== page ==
Is History Important?

If we forget or choose to ignore the suffering and lessons of the past because, maybe, that would disturb our comfort and interfere with our “happiness,” we will lose the plot of our existence.

Cheshbon Nefesh, Jewish HistoryAug 11, 2016

Jewish HistoryAug 11, 2016

Looking out over the sea of Galillee (Image © Keren Hannah)


Hashiveinu! Turn us to You, O LORD, and we shall be turned; Renew our days as of old.” (Lamentations 5:21)

I am not sure if it is there anymore but, before the recent major renovations, a quote attributed to the Baal Shem Tov was inscribed above the exit of the Yad VaShem Holocaust Museum in Jerusalem.

It read:

“Forgetfulness leads to exile, while remembrance is the secret of redemption.”[1]

The fast days and special periods of reflection in the biblical calendar help us delve intentionally into God’s purposes in history; to plumb the depths of meaning both of the joys and of the tragedies and suffering of the past. As we do, we can marvel at how the ancient voices speak directly into our present reality and shine a light of understanding on today’s circumstances of confusion and pain. History, as God’s story, is the cord that binds his people together. It is the crucible of the past that unites us and, as we learn from it, we can be transformed and propelled into the future with a clearer vision of his redemptive purposes.

Holocaust survivor, and renowned author and teacher, the late Eli Wiesel (z”l), endured memories of great suffering, and he said, “Because I remember, I despair. Because I remember, I have the duty to reject despair.”[2]

If we forget or choose to ignore the suffering and lessons of the past because, maybe, that would disturb our comfort and interfere with our “happiness,” we will lose the plot of our existence. Without its anchor of core values and deeper meaning we will be drifting aimlessly in a shallow and meaningless sea.

Western culture presents us with a perfect example. With its emphasis on youth and pressing forward without regard for, or understanding of, the roots of history, there is no awe, respect, or gratitude for what went before. Thus, as Erica Brown describes, “Memorial Day [in the United States] is not observed as a mourning period for the loss of soldiers; it is a day of barbecues, sales, and public pool openings.” We may notice, too, that Thanksgiving has lost its historic and spiritual meaning and has become a day of lavish and excessive turkey dinners and football. The values have been lost along with the remembrance and there is a shallowness about it all. This also can be applied to Christianity that has cut itself off from the history of its Jewish roots; and the celebrations of Christmas and Easter can be viewed in the same light. The plot has been lost.

God’s timeframe for history is found only in the biblical calendar. At present we are experiencing the Three Weeks of reflection and repentance, which fall between 17 Tammuz (eve of the 24th July) through Tisha b’Av, the Ninth of Av (14 August). On the seventeenth of Tammuz, the walls of Jerusalem were breached and, after great suffering and the murder of her inhabitants, on Tisha b’Av the Holy Temple, the House of God, was destroyed. As tragic as it was, the loss of the building itself was not the deepest sorrow. One can compare the destruction of the Twin Towers in New York on September 11, 2001. The deeper tragedy was the loss of thousands of lives—each of which impacted further ripples of families and friends—as well as all of us who cared with aching hearts. The loss of the visible reminder of the Presence of God, the loss of his city, a capital that stood as a spiritual heart for his people, and the exile from the land, as well as the baseless hatred—of the enemy and among the people themselves—that caused it; these are the reasons for mourning on Tisha b’Av.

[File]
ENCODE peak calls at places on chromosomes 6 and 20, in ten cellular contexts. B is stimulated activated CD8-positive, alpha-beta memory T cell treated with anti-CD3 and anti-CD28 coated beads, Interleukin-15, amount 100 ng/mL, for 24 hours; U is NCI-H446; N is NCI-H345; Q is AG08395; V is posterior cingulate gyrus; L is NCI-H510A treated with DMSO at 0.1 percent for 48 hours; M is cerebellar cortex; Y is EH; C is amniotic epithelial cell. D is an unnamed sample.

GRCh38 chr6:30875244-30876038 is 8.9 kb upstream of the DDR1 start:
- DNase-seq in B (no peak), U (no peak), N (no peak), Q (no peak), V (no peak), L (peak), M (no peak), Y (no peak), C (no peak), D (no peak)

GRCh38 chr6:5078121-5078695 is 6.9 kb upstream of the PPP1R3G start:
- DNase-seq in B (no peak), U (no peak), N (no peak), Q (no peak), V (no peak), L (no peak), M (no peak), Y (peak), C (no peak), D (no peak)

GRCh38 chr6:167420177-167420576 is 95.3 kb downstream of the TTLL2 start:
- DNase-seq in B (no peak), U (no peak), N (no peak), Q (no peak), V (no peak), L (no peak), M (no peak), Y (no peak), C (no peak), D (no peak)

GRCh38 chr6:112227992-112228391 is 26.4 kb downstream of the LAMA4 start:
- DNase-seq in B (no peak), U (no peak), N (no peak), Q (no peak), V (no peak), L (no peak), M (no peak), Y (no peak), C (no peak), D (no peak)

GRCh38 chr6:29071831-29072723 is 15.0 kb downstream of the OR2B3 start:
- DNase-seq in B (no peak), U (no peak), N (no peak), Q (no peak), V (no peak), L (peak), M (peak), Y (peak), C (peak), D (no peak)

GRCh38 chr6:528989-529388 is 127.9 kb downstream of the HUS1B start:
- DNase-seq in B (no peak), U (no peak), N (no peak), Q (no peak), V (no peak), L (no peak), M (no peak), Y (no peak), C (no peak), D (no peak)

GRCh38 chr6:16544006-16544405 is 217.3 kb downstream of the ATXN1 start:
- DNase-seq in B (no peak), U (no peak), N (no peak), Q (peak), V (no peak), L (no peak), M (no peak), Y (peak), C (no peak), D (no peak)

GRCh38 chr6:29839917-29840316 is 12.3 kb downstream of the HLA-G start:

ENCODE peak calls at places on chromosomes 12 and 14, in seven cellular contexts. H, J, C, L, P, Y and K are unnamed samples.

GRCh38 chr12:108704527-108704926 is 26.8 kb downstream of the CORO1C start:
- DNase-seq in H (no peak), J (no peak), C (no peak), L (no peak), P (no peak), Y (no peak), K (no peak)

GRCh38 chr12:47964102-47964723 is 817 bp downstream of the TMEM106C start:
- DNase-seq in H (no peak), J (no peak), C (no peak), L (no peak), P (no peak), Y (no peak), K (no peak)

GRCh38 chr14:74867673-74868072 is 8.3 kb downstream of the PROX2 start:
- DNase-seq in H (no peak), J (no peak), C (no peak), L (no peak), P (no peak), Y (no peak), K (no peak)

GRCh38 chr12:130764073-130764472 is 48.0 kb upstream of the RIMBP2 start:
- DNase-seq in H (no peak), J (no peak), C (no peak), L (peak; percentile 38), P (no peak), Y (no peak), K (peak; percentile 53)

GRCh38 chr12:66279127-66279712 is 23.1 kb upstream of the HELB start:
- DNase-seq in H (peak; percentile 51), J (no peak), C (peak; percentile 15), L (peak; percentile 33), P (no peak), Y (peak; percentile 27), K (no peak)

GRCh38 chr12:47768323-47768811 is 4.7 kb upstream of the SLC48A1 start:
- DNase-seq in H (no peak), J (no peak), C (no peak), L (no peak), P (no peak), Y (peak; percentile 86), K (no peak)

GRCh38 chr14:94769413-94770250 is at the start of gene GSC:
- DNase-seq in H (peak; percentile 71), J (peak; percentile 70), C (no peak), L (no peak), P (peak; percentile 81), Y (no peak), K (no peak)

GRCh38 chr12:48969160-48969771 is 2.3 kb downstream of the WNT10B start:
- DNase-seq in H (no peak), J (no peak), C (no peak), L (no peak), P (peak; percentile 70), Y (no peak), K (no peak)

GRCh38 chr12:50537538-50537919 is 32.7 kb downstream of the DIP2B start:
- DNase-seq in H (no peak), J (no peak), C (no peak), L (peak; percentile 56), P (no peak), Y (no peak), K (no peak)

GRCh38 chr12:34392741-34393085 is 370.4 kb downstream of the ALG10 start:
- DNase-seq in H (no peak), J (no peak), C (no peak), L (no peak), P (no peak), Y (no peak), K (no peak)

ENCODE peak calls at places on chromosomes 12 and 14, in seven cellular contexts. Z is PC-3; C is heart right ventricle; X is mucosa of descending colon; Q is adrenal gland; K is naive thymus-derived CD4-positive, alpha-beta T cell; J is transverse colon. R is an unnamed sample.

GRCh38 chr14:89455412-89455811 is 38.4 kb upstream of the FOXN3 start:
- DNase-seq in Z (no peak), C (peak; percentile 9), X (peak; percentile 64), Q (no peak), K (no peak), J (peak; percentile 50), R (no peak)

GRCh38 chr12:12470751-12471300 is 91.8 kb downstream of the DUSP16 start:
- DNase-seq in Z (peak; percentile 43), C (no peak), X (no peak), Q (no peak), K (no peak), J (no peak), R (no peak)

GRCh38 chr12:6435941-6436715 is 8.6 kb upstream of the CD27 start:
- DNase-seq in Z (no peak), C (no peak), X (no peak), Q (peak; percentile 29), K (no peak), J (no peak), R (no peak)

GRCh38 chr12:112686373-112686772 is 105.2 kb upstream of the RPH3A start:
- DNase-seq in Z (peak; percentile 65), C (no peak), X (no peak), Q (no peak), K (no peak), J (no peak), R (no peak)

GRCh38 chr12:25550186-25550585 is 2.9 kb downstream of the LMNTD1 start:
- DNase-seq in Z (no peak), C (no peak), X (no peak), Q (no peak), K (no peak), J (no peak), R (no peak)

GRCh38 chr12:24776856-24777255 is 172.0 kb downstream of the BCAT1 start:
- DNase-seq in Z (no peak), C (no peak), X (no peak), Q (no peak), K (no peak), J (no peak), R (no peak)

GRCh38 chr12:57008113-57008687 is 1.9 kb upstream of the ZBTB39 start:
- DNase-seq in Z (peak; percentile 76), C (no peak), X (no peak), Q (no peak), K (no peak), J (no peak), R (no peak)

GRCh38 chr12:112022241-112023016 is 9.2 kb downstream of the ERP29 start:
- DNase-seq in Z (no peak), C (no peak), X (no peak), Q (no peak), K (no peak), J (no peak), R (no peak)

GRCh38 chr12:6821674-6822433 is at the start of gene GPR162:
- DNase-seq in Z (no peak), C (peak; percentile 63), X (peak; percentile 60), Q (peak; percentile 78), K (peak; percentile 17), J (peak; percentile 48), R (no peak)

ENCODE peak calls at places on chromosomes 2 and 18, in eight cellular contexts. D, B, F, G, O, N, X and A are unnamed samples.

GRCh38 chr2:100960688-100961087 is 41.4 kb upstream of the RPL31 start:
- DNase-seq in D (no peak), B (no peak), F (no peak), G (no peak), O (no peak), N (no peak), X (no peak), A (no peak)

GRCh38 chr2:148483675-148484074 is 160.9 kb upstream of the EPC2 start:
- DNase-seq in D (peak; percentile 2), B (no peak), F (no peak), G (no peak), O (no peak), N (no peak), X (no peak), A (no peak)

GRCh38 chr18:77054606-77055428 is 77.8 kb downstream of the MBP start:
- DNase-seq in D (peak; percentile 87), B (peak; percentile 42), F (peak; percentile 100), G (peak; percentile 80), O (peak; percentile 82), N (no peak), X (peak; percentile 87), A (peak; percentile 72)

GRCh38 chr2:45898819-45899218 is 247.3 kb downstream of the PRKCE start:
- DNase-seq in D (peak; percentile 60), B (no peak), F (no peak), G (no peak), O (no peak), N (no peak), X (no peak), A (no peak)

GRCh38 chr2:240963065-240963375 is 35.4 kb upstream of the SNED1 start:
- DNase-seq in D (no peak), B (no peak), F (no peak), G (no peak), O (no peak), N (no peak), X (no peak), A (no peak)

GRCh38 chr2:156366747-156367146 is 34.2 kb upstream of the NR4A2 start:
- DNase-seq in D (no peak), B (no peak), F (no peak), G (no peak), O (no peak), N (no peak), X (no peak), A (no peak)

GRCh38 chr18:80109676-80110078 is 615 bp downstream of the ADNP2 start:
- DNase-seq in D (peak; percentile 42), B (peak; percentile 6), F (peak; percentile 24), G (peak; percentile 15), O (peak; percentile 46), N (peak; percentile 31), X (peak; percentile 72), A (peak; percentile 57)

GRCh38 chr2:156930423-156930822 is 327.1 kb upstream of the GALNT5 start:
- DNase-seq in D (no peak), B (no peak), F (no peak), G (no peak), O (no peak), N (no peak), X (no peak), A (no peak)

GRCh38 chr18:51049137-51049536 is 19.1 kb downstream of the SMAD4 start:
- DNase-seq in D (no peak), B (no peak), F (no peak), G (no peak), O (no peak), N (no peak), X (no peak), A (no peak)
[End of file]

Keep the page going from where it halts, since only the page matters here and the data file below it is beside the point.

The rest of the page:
While we certainly can rejoice today at the restoration of the land of Israel and her people to it, and the reclamation of Jerusalem as the capital city, the story is not yet over. The warfare and pain continue and we teeter on the brink as a result of man’s forgetfulness and rejection of the ways and purposes of God. And so we mourn and repent, and pray and trust, and our hope is anchored in the mercy, compassion, and power of the God of Israel. We can simply continue to serve him in faith and he will steadily accomplish the ultimate goal of his great redemption for all the earth.

God is not man, that he should lie, or a son of man, that he should change his mind. Has he said, and will he not do it? Or has he spoken, and will he not fulfill it? (Numbers 23:19)

  1. Quoted in the Introduction to In the Narrow Places by Erica Brown.
  2. Ibid., (Nobel Lecture, 11 December, 1986)
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About the Author: Keren Hannah (Jerusalem, Israel) is the director of Keren is a frequent teacher and lecturer at the FFOZ Bram Center in Jerusalem and author of the forthcoming book, Taste of Torah: A Devotional Study Through the Five Books of Moses.

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